"No taxation without representation"

Government derives its just powers from the consent of the governed.  But when the majority of the governed demand other than what government forces upon them, what recourse?

The British Parliament regulated colonial trade and taxed America's imports and exports since roughly 1660.  Then, the English Bill of Rights 1689 recognized a number of natural rights of English subjects.  Among these rights were the rights of representation in Parliament and the protection against taxation by prerogative.  These fundamental rights laid part of the foundation for American revolt against control by Parliament, but the boiling point was not reached until the middle part of the 18th century, nearly 70 years later.

Tolerance of British control without representation in Parliament neared its end with the passage of the Stamp Act of 1765.  The Stamp Act required British America to utilize paper printed in London and marked with an embossed revenue stamp.  Colonists viewed the Stamp Act as a violation of their right to be taxed only with their consent.  Protests intimidated paper distributors into abandoning their commissions.  The tax was effectively nullified in this manner.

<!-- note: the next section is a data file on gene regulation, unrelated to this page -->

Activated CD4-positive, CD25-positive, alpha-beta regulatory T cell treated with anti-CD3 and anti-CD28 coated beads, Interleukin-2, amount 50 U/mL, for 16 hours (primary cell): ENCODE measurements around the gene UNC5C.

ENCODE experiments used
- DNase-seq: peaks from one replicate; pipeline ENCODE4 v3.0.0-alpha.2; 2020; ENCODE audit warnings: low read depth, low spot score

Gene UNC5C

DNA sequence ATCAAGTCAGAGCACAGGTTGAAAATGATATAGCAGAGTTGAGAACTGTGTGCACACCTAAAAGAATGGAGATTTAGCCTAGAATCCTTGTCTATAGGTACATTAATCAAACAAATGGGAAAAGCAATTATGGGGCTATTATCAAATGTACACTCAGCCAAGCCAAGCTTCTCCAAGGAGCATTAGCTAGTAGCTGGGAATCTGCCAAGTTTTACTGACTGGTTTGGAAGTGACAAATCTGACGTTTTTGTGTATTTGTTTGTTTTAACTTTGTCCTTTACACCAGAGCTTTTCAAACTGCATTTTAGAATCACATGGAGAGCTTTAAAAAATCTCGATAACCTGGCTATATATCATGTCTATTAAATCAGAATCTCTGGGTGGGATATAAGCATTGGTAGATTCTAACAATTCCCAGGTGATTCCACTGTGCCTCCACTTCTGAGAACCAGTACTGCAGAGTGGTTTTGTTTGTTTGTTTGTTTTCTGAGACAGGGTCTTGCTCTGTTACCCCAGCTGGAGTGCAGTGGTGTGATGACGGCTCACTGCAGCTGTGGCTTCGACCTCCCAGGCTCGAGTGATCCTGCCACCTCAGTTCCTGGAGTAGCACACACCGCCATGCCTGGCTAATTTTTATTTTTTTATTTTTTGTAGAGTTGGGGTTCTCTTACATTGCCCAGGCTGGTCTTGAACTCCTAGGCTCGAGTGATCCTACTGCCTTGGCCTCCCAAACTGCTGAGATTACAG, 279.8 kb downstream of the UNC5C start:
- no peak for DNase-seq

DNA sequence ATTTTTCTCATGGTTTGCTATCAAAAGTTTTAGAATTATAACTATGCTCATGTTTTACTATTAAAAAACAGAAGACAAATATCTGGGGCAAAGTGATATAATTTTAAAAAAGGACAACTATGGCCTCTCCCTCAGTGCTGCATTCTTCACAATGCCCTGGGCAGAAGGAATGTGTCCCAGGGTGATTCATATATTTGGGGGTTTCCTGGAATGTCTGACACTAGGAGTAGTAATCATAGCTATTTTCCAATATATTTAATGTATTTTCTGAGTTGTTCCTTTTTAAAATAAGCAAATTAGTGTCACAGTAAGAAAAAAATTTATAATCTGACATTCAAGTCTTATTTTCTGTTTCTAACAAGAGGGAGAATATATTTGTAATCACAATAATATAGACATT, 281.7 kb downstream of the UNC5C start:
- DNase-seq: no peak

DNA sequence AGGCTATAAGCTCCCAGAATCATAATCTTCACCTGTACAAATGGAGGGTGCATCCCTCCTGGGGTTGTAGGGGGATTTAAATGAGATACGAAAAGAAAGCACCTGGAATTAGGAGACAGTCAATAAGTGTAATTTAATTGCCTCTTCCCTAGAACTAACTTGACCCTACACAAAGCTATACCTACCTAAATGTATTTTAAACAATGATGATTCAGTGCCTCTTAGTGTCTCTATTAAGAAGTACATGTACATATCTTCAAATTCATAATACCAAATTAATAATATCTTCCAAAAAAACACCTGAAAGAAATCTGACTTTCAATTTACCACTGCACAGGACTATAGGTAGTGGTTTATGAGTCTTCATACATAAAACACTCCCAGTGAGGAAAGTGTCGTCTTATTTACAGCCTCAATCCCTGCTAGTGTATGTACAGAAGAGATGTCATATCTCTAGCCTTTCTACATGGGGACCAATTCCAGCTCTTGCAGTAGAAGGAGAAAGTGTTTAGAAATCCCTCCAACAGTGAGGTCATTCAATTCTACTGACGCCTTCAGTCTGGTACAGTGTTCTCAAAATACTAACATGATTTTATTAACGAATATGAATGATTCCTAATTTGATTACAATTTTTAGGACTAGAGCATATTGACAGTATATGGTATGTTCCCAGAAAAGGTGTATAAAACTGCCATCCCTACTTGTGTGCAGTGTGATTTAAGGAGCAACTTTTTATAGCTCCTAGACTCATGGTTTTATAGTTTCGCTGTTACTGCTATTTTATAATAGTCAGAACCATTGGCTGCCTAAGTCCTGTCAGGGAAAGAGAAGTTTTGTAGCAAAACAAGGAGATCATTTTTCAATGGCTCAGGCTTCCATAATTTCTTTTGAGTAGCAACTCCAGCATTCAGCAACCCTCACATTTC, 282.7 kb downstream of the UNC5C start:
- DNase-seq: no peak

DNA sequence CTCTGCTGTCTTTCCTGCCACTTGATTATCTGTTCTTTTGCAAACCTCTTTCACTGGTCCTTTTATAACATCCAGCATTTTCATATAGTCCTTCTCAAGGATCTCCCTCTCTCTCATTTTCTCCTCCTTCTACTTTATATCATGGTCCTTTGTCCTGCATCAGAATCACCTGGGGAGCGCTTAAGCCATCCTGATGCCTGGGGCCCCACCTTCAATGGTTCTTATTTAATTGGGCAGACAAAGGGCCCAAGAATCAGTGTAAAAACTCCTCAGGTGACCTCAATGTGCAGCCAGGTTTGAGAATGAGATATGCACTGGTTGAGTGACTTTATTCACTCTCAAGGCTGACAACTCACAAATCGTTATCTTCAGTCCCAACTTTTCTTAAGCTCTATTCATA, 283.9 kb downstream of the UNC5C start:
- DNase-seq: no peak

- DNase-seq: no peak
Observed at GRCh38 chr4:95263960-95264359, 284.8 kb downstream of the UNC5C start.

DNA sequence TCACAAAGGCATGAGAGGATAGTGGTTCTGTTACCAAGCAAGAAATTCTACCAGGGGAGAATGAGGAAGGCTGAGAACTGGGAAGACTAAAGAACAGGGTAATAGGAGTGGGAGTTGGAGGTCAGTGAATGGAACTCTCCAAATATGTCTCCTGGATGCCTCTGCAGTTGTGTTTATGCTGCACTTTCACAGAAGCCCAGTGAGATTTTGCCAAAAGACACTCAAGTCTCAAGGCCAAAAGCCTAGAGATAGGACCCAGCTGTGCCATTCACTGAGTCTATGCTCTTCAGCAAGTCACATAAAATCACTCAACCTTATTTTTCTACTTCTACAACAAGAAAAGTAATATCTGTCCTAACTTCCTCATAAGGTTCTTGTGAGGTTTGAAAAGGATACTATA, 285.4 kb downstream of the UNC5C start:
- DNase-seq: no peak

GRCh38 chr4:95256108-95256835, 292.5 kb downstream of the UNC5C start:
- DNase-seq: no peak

Public opposition to taxation with representation culminated, symbolically, in the Boston Tea Party, when protesters elected to destroy tea that the Royal Governor would not return to England.  Better the destruction of that tea than the literal and figurative consumption of that tax.  Parliament retaliated with the Coercive Acts.  Colonists, in turn, escalated their protests and formed the First Continental Congress.  Often overlooked is the fact that the taxes that precipitated revolt were modest; the first protests were about the principle of unrepresented governance.

In 1775, the American Revolutionary War began near Boston.

235 years later, the Colonists are the victims of a new brand of tyranny.  Believing that their duly elected representatives would espouse their will, they now watch helplessly as the the cornerstone of American democracy, the Constitution, is disregarded with a contempt worth of monarchs, not elected officials accountable to the people.

What recourse?  Apparently, none.  The plaintiffs' bar should be the first to raise hue and cry at the infringement of our constitutionally protected rights, by likely unconstitutional processes.  I hear nothing.  Taxation without representation indeed.

My thoughts and prayers go out to our democratic republic.